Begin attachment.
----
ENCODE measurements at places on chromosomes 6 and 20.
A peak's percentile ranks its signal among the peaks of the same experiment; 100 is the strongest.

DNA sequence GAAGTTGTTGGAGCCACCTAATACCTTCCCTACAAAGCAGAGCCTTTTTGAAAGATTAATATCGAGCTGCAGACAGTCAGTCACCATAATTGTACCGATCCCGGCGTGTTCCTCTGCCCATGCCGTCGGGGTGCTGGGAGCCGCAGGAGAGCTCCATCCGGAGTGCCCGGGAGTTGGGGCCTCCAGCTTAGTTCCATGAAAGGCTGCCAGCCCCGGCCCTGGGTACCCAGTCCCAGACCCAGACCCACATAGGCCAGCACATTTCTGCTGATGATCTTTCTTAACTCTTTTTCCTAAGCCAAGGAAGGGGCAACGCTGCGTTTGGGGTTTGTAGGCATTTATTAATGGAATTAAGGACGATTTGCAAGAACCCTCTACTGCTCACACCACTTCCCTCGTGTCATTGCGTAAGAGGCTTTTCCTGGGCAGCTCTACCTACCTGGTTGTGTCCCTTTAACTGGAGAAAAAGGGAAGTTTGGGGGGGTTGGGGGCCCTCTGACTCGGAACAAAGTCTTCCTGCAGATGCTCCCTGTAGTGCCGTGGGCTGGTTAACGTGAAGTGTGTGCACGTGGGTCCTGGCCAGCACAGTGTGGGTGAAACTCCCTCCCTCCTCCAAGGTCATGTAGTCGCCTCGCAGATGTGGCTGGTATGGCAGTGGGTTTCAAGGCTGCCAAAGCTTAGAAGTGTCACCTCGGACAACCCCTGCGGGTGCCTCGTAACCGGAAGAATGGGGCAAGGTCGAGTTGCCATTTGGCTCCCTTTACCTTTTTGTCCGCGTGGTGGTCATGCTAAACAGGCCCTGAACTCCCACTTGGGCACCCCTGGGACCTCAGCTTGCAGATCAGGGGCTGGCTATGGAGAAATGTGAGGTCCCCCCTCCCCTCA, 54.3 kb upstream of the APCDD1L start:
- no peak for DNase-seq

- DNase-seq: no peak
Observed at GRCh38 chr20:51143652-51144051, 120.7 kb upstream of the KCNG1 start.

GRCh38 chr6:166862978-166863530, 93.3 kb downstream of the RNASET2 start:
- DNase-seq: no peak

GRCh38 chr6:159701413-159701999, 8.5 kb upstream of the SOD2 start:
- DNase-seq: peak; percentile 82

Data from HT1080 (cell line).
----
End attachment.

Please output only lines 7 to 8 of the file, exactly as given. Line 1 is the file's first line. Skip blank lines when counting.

GRCh38 chr6:166862978-166863530, 93.3 kb downstream of the RNASET2 start:
- DNase-seq: no peak